It's especially tragic that Chris Stevens died in Benghazi because it is a city that he helped to save. At the height of the Libyan revolution, Chris led our diplomatic post in Benghazi. With characteristic skill, courage, and resolve, he built partnerships with Libyan revolutionaries, and helped them as they planned to build a new Libya. When the Qaddafi regime came to an end, Chris was there to serve as our ambassador to the new Libya, and he worked tirelessly to support this young democracy, and I think both Secretary Clinton and I relied deeply on his knowledge of the situation on the ground there. He was a role model to all who worked with him and to the young diplomats who aspire to walk in his footsteps.

Along with his colleagues, Chris died in a country that is still striving to emerge from the recent experience of war. Today, the loss of these four Americans is fresh, but our memories of them linger on. I have no doubt that their legacy will live on through the work that they did far from our shores and in the hearts of those who love them back home.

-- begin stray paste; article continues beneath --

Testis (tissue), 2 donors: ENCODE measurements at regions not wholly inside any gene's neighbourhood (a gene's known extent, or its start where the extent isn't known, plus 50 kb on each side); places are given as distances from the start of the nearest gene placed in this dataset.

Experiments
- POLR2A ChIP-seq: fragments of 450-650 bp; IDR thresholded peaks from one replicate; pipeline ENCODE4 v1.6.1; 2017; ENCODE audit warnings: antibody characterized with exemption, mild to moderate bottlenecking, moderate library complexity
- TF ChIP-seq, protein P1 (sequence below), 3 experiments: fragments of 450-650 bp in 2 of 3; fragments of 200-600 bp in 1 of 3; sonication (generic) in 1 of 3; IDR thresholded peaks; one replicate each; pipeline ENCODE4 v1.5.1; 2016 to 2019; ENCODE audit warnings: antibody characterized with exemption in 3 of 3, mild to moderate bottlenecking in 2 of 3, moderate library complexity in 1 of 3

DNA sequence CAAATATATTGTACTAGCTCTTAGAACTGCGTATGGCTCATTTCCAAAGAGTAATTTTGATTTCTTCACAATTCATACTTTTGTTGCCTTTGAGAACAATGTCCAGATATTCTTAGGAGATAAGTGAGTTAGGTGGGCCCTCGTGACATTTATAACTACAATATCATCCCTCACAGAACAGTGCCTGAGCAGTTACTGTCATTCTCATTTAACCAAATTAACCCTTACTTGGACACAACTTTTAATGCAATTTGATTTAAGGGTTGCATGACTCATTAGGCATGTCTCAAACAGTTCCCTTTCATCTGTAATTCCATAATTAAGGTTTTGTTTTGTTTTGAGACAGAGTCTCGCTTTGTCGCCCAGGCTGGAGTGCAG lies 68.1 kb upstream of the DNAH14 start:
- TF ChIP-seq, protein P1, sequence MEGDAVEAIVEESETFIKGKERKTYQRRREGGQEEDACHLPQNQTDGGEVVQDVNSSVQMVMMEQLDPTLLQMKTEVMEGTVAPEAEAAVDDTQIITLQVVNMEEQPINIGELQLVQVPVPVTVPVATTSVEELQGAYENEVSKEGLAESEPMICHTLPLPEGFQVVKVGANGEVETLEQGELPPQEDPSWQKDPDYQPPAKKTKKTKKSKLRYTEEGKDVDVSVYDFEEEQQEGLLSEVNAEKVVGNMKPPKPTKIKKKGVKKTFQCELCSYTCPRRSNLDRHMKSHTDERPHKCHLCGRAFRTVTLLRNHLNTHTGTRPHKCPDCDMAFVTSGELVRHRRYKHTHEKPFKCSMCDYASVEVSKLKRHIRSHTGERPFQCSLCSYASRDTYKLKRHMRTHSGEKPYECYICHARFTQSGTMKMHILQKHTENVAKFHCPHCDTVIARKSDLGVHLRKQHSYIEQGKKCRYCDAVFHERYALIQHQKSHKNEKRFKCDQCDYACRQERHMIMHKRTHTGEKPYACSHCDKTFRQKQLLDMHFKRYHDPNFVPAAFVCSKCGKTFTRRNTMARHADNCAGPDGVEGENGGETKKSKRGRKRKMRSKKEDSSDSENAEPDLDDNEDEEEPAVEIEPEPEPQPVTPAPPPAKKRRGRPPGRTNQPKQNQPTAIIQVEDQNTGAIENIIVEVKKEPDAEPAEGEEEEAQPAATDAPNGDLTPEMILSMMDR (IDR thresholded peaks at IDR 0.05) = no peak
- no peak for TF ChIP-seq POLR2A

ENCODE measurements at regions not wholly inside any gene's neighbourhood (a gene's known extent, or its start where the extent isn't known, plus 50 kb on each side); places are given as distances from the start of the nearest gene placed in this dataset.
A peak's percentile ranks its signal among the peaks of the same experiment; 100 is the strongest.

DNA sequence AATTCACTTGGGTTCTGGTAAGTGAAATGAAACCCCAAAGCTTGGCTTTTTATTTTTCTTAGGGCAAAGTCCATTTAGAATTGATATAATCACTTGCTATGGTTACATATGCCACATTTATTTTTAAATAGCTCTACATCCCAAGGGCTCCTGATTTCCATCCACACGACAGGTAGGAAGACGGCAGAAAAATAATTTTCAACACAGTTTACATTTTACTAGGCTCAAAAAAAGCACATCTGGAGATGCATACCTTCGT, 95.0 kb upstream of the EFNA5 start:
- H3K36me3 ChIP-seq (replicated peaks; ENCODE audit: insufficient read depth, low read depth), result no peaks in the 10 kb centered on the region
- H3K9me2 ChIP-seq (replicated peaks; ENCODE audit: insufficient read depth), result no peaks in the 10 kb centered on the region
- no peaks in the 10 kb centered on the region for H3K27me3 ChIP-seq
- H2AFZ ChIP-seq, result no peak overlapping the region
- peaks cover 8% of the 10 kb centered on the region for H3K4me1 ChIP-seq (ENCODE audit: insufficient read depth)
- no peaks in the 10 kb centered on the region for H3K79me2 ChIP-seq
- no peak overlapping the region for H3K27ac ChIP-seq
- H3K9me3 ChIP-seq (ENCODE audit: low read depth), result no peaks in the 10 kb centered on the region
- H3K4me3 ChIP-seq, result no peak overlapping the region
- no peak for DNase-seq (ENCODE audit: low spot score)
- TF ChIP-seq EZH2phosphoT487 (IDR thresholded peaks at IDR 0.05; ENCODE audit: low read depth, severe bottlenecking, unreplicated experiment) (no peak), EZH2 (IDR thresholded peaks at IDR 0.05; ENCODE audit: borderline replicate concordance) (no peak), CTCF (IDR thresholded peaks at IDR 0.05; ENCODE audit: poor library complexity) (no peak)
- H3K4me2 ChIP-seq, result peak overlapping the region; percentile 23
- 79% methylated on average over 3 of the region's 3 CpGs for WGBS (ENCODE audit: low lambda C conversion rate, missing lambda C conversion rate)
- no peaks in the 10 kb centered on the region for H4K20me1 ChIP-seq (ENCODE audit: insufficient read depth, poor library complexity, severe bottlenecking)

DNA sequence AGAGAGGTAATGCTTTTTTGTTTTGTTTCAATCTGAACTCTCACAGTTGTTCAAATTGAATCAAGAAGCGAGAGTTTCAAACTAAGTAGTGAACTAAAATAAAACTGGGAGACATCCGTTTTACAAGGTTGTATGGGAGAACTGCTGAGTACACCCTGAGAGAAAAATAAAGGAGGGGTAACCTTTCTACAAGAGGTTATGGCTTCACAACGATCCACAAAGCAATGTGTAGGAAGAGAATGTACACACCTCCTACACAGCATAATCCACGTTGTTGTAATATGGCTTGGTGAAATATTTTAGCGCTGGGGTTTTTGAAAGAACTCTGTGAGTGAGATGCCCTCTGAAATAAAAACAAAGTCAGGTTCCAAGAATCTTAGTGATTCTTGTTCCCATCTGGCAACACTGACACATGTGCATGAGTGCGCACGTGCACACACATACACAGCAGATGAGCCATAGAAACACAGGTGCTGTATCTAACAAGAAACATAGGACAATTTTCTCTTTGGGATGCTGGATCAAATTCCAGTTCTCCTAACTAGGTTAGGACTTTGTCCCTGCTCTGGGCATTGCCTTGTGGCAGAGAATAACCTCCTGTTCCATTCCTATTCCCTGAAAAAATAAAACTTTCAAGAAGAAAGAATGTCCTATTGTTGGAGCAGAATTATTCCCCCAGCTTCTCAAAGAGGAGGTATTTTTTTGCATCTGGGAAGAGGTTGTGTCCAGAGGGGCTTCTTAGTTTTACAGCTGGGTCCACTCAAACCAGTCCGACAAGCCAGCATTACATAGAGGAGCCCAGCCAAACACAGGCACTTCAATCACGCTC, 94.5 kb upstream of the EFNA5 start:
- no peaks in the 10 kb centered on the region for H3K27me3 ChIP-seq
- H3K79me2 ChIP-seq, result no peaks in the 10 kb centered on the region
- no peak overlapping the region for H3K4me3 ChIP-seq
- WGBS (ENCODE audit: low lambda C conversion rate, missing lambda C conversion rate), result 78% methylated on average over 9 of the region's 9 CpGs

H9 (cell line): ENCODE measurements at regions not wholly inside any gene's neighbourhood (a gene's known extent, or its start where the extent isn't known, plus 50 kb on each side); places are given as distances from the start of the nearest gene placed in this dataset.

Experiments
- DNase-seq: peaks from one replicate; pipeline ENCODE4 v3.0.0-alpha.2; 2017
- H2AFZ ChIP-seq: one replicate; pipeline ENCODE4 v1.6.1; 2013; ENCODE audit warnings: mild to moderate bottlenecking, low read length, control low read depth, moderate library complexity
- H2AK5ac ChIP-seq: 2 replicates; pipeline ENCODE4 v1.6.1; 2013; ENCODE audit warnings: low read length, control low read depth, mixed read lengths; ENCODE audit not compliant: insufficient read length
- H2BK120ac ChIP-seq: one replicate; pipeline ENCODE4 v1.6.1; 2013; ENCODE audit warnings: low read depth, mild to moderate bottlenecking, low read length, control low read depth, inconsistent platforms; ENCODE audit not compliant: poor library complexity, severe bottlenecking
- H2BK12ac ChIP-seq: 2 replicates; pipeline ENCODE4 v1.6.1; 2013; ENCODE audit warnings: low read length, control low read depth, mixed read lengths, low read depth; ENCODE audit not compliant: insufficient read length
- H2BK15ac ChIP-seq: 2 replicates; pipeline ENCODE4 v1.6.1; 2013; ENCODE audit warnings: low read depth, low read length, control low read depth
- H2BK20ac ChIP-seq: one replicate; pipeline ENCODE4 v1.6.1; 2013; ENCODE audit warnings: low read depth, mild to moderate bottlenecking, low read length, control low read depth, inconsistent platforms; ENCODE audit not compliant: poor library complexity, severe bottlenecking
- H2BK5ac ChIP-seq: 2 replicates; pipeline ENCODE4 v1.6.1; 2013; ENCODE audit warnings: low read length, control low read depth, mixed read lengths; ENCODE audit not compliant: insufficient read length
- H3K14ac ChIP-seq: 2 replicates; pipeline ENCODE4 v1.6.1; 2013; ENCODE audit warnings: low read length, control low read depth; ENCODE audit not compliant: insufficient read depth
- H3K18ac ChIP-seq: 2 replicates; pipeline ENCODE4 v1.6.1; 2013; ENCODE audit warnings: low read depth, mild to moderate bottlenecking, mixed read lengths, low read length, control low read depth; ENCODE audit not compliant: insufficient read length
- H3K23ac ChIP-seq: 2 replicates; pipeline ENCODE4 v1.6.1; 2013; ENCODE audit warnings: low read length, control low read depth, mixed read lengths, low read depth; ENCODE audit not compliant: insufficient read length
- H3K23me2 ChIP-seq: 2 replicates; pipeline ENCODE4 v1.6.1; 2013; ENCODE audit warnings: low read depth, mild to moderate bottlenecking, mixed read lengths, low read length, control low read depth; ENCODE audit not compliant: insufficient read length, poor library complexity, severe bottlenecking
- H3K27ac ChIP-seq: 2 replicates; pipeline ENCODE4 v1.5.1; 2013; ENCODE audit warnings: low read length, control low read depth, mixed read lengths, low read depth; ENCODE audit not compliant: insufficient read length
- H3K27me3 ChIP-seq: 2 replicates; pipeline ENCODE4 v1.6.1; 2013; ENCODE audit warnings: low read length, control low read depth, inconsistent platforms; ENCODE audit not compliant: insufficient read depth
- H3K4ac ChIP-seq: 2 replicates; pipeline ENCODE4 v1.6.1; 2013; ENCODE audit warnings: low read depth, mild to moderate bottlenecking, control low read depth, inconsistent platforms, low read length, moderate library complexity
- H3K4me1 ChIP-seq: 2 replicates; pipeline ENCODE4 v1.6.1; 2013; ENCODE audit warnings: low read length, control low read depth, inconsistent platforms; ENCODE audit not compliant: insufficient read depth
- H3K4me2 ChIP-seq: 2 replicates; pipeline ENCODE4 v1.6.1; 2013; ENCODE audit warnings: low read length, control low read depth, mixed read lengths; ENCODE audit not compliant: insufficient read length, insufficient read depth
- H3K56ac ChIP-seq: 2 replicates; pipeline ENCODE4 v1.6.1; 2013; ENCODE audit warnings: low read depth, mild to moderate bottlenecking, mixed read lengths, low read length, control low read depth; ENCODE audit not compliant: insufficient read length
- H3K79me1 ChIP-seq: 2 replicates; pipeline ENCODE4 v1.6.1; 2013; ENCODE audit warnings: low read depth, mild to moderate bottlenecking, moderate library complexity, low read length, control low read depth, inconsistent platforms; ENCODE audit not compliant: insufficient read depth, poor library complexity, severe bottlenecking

Of course, yesterday was already a painful day for our nation as we marked the solemn memory of the 9/11 attacks. We mourned with the families who were lost on that day. I visited the graves of troops who made the ultimate sacrifice in Iraq and Afghanistan at the hallowed grounds of ArlingtonCemetery, and had the opportunity to say thank you and visit some of our wounded warriors at Walter Reed. And then last night, we learned the news of this attack in Benghazi.

As Americans, let us never, ever forget that our freedom is only sustained because there are people who are willing to fight for it, to stand up for it, and in some cases, lay down their lives for it. Our country is only as strong as the character of our people and the service of those both civilian and military who represent us around the globe.